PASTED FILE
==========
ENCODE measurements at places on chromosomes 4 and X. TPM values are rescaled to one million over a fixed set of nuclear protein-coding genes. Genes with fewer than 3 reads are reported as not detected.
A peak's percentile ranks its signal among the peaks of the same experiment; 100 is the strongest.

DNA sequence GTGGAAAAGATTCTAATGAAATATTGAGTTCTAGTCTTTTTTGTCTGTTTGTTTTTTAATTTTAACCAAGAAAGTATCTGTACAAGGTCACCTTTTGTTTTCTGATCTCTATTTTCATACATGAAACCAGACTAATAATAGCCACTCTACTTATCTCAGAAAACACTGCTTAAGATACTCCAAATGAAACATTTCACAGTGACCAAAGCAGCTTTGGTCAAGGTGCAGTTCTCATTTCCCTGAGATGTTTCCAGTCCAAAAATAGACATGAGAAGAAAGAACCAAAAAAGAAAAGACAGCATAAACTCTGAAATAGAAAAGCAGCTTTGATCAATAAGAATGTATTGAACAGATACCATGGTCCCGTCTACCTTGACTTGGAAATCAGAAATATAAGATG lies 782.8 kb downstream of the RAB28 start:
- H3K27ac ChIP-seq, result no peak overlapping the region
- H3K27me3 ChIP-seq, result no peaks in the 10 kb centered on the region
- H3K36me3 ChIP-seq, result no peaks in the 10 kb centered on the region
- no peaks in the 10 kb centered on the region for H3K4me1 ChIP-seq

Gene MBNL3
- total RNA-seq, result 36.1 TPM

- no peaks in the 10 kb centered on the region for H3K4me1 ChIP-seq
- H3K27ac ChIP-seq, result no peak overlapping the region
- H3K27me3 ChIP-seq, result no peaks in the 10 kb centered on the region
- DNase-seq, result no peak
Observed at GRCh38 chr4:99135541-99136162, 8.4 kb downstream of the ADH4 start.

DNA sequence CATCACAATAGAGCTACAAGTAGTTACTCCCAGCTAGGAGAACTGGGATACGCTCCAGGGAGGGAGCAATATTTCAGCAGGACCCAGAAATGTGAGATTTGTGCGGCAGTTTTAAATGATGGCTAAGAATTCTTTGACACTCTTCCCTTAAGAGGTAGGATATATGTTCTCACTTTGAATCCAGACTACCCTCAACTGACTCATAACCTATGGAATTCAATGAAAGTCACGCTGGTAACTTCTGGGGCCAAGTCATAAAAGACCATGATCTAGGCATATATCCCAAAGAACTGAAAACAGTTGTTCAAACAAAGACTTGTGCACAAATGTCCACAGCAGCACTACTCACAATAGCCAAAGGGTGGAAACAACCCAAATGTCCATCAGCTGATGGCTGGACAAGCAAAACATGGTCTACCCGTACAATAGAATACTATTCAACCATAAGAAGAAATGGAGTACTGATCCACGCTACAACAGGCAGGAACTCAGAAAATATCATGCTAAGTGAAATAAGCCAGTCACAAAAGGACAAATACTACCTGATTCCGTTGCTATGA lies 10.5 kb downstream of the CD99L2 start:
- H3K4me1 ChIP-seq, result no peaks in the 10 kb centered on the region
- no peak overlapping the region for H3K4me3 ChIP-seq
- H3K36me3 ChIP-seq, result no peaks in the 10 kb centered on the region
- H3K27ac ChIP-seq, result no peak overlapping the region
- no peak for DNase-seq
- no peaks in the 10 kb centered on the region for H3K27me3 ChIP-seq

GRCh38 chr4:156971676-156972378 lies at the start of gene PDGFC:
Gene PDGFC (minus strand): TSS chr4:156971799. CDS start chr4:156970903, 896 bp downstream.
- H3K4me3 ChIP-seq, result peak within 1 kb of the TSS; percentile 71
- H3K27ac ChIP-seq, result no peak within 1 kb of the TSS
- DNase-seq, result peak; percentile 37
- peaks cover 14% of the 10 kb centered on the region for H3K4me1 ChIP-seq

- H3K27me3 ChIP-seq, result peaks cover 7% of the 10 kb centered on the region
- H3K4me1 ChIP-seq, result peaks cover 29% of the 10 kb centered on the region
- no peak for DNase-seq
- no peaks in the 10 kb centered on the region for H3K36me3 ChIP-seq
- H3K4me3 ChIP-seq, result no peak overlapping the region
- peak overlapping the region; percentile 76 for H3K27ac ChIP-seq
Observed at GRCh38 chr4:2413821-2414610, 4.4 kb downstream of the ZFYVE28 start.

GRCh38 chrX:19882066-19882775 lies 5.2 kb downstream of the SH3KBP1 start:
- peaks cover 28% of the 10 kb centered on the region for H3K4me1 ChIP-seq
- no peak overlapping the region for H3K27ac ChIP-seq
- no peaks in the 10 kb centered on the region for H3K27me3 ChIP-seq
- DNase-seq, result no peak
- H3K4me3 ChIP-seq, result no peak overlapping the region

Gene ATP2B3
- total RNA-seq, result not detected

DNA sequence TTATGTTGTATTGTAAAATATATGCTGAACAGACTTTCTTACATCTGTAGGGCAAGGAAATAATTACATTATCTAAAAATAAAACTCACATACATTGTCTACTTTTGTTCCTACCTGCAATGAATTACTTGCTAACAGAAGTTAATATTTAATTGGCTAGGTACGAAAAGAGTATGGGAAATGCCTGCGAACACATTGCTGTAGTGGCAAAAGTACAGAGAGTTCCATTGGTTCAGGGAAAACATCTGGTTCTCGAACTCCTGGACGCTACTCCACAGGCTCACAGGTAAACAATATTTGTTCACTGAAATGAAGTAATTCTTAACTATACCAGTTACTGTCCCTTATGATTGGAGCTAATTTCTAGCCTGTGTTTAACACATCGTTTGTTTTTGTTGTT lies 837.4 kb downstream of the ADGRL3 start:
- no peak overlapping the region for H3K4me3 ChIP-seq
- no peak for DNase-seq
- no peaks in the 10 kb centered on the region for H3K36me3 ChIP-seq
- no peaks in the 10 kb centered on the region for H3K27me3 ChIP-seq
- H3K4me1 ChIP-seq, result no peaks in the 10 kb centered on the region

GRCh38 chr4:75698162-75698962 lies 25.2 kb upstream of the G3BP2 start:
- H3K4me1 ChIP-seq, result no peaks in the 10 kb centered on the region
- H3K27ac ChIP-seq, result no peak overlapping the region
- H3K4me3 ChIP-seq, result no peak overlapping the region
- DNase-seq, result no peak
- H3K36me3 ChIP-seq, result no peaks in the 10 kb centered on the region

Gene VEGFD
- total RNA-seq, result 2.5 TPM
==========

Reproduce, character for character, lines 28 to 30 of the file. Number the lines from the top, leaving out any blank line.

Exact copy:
- H3K27me3 ChIP-seq, result peaks cover 7% of the 10 kb centered on the region
- H3K4me1 ChIP-seq, result peaks cover 29% of the 10 kb centered on the region
- no peak for DNase-seq